As we approach year-end and donors look to complete their 2017 charitable giving, nonprofits should be sure to remind their donors about a few key charitable giving ideas and how new rules in 2018 might affect their giving.
Accelerate 2017 Charitable Gifts. Proposed tax changes will lower income tax rates for taxpayers in the highest bracket. For those donors, accelerating their giving in 2017 will save more taxes than waiting to give in 2018. Those donors will likely not be affected by an increase in the standard deduction in 2018 because they will still have sufficient other allowable itemized deductions to allow them to itemize their charitable deductions. Taxpayers who will have a higher standard deduction in 2018 that eliminates their ability to deduct charitable contributions may desire to accelerate charitable giving into 2017 to claim those deductions. To move donations into 2017, donors can increase 2017 giving, prepay memberships or installments on existing pledges, or create donor advised funds.
Consider Non-Cash Gifts. Donors can achieve greater tax benefits by giving appreciated assets rather than cash. A gift of appreciated publicly traded securities will yield the same income tax deduction as the same value given in cash, but will also avoid the capital gains that would be taxed if the donor sold the stock and gave cash. Other types of appreciated property may also yield those same benefits.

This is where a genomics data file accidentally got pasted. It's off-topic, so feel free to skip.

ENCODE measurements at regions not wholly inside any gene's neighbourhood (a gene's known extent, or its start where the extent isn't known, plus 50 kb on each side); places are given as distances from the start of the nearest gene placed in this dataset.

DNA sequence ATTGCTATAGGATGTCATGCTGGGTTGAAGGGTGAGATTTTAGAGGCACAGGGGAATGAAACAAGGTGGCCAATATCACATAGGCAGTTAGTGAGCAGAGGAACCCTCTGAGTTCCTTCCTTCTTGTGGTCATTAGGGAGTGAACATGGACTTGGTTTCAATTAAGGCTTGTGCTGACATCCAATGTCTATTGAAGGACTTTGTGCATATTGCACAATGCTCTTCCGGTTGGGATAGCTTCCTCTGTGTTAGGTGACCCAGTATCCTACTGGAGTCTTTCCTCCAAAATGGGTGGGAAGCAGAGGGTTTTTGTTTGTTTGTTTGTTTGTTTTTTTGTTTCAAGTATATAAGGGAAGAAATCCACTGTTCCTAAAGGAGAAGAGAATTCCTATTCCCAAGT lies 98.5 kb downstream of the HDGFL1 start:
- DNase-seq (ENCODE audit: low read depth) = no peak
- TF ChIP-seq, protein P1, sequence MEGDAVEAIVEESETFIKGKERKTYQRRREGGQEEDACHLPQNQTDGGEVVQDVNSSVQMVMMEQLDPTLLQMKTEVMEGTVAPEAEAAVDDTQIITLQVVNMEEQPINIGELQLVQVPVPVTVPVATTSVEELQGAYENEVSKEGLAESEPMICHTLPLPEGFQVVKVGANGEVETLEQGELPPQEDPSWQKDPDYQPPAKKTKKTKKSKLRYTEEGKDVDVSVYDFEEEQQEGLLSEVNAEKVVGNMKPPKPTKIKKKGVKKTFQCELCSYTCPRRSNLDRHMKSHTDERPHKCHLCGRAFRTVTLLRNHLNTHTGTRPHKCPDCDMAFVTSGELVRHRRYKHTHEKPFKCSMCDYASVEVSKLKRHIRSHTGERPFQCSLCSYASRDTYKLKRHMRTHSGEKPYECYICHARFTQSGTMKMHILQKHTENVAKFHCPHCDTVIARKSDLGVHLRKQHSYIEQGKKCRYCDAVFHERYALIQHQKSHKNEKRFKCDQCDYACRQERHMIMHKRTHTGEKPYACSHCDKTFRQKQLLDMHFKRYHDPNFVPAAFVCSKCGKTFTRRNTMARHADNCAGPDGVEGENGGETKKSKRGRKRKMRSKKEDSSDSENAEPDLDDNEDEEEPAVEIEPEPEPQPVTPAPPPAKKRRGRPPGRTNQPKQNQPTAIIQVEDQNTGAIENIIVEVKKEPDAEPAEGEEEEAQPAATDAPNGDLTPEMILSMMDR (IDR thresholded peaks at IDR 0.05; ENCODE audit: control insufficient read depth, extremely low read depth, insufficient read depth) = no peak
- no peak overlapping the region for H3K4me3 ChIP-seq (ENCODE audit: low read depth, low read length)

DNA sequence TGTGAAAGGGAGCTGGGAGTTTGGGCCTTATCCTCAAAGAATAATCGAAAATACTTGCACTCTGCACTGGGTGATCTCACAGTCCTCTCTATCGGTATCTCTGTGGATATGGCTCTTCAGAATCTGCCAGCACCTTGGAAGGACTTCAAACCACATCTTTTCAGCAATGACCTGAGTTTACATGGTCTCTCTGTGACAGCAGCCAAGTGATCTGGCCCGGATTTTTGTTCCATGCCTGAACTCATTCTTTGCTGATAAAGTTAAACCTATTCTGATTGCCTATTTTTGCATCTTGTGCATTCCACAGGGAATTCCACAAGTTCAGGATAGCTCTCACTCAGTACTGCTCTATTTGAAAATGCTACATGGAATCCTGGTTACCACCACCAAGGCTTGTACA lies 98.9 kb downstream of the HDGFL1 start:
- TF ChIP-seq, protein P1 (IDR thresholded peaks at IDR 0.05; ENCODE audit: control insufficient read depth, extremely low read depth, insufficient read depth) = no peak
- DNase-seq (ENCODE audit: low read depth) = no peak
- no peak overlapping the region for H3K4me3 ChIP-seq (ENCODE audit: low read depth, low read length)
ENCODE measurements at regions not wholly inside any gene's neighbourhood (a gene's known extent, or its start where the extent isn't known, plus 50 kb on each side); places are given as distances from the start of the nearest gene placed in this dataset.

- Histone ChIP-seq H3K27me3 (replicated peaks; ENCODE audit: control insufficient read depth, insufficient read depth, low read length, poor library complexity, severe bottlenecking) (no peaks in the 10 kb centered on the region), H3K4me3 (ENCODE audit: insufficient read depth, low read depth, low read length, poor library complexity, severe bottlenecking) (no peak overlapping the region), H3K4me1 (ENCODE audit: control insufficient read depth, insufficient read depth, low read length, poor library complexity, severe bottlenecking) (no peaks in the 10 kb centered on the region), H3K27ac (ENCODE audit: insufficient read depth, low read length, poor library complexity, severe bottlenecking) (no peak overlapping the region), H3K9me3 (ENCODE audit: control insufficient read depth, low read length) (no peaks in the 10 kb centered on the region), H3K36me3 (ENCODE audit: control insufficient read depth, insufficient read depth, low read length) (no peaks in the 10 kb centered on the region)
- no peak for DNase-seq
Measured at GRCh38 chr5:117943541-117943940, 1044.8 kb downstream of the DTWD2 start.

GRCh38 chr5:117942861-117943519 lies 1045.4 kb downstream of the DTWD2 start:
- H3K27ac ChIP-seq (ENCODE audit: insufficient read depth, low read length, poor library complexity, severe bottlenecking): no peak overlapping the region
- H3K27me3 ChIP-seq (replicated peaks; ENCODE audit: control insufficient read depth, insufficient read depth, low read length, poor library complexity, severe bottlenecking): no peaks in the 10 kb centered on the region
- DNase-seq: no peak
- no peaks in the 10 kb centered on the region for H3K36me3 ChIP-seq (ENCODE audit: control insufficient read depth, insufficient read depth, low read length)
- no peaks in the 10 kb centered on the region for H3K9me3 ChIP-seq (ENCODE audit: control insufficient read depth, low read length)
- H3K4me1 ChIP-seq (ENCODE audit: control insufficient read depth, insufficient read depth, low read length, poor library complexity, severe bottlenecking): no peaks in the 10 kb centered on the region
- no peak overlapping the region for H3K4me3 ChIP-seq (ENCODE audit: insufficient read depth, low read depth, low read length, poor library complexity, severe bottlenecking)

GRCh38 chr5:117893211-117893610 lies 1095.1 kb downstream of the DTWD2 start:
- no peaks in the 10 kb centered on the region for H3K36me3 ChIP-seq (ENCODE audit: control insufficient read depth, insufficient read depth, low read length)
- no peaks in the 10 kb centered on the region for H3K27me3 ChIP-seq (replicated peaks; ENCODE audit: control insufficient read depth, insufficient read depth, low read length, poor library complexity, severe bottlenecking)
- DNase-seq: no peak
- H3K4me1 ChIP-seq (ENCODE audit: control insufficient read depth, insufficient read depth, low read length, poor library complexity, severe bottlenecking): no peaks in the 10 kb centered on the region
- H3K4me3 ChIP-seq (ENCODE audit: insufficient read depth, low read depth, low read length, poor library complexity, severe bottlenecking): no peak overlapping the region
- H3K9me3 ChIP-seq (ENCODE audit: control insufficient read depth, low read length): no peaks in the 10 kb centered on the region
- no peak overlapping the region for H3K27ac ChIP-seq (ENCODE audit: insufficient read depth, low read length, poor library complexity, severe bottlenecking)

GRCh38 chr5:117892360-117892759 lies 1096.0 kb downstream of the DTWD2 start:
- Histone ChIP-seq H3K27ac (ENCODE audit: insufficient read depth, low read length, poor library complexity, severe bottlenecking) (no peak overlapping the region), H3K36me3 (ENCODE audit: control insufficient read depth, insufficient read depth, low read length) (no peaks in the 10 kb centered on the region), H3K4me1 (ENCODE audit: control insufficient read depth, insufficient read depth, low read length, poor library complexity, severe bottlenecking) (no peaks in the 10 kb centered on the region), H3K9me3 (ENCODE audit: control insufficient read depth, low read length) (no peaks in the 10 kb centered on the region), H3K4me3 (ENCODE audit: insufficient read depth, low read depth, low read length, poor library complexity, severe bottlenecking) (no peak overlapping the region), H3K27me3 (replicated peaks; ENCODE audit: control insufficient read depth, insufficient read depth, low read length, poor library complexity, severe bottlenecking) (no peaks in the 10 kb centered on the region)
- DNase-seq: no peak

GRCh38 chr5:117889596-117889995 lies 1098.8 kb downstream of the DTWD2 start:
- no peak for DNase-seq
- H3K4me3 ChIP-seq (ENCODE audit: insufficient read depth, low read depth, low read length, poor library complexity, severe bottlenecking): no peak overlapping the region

Timing is Everything. Because year-end gifts must be completed before Jan. 1, planning is needed to make sure that delivery to the charity (according to the IRS rules) is made on or before Dec. 31. While a cash gift can more easily be made on or before the end of the year, a gift of publicly traded securities is not complete and deductible until the securities are actually received into the account of the charity; a broker-to-broker transfer can often take several days. Remember, Dec. 29 is the last business day of 2017!
Make IRA Rollover Gifts. Donors age 70½ or older can make qualified distributions to charity from an IRA as an easy way to make a gift from assets rather than current cash flow. Up to $100,000 can be given each year. No income tax deduction is available but a charitable IRA rollover distribution counts as the donor’s required minimum distribution and is excluded from gross income. Because charitable IRA rollover gifts will be unaffected by the proposed new tax rules in 2018, donors who won’t itemize charitable deductions in 2018 can make charitable IRA rollover gifts and still retain tax benefits.
There’s Still Time! Donors should consult their own tax advisers when making charitable gifts, but charities should be sure to remind donors about these opportunities that remain in 2017. Please contact your Gray Plant Mooty lawyer if you have charitable giving questions.
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